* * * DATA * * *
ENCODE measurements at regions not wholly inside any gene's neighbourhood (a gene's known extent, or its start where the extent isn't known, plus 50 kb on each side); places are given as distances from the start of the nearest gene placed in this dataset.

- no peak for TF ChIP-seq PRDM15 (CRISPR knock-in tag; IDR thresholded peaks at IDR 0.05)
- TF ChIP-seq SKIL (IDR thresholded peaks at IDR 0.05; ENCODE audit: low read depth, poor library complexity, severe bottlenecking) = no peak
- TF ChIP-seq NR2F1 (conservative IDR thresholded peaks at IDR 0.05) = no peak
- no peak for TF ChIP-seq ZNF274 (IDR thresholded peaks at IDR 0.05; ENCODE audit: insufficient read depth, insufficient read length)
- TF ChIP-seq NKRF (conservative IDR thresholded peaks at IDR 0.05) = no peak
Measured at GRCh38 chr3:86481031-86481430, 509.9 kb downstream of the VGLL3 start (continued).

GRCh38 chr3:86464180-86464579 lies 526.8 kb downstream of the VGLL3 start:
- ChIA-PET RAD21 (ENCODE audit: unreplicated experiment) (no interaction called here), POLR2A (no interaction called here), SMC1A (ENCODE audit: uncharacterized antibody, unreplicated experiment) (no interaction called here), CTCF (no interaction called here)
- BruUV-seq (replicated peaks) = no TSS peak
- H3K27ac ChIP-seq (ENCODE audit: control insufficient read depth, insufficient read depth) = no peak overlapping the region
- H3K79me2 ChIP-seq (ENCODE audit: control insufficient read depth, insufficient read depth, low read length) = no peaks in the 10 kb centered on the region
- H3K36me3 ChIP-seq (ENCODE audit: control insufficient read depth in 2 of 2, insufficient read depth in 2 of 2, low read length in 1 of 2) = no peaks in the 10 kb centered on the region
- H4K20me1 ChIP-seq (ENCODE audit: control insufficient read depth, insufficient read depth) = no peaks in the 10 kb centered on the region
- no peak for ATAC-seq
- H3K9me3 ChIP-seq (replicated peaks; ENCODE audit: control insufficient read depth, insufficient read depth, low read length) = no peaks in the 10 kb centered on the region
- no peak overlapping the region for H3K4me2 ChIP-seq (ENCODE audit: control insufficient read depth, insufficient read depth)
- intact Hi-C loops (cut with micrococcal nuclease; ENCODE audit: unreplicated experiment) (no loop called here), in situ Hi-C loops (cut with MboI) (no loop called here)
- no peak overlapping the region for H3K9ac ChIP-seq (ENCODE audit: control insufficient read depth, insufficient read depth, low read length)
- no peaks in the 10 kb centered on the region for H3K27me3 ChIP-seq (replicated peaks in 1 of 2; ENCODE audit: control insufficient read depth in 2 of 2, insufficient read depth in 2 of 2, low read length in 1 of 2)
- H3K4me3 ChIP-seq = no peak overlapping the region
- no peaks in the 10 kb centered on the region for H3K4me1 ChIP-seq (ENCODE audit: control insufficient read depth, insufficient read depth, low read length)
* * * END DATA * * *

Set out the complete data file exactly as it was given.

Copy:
ENCODE measurements at regions not wholly inside any gene's neighbourhood (a gene's known extent, or its start where the extent isn't known, plus 50 kb on each side); places are given as distances from the start of the nearest gene placed in this dataset.

- no peak for TF ChIP-seq PRDM15 (CRISPR knock-in tag; IDR thresholded peaks at IDR 0.05)
- TF ChIP-seq SKIL (IDR thresholded peaks at IDR 0.05; ENCODE audit: low read depth, poor library complexity, severe bottlenecking) = no peak
- TF ChIP-seq NR2F1 (conservative IDR thresholded peaks at IDR 0.05) = no peak
- no peak for TF ChIP-seq ZNF274 (IDR thresholded peaks at IDR 0.05; ENCODE audit: insufficient read depth, insufficient read length)
- TF ChIP-seq NKRF (conservative IDR thresholded peaks at IDR 0.05) = no peak
Measured at GRCh38 chr3:86481031-86481430, 509.9 kb downstream of the VGLL3 start (continued).

GRCh38 chr3:86464180-86464579 lies 526.8 kb downstream of the VGLL3 start:
- ChIA-PET RAD21 (ENCODE audit: unreplicated experiment) (no interaction called here), POLR2A (no interaction called here), SMC1A (ENCODE audit: uncharacterized antibody, unreplicated experiment) (no interaction called here), CTCF (no interaction called here)
- BruUV-seq (replicated peaks) = no TSS peak
- H3K27ac ChIP-seq (ENCODE audit: control insufficient read depth, insufficient read depth) = no peak overlapping the region
- H3K79me2 ChIP-seq (ENCODE audit: control insufficient read depth, insufficient read depth, low read length) = no peaks in the 10 kb centered on the region
- H3K36me3 ChIP-seq (ENCODE audit: control insufficient read depth in 2 of 2, insufficient read depth in 2 of 2, low read length in 1 of 2) = no peaks in the 10 kb centered on the region
- H4K20me1 ChIP-seq (ENCODE audit: control insufficient read depth, insufficient read depth) = no peaks in the 10 kb centered on the region
- no peak for ATAC-seq
- H3K9me3 ChIP-seq (replicated peaks; ENCODE audit: control insufficient read depth, insufficient read depth, low read length) = no peaks in the 10 kb centered on the region
- no peak overlapping the region for H3K4me2 ChIP-seq (ENCODE audit: control insufficient read depth, insufficient read depth)
- intact Hi-C loops (cut with micrococcal nuclease; ENCODE audit: unreplicated experiment) (no loop called here), in situ Hi-C loops (cut with MboI) (no loop called here)
- no peak overlapping the region for H3K9ac ChIP-seq (ENCODE audit: control insufficient read depth, insufficient read depth, low read length)
- no peaks in the 10 kb centered on the region for H3K27me3 ChIP-seq (replicated peaks in 1 of 2; ENCODE audit: control insufficient read depth in 2 of 2, insufficient read depth in 2 of 2, low read length in 1 of 2)
- H3K4me3 ChIP-seq = no peak overlapping the region
- no peaks in the 10 kb centered on the region for H3K4me1 ChIP-seq (ENCODE audit: control insufficient read depth, insufficient read depth, low read length)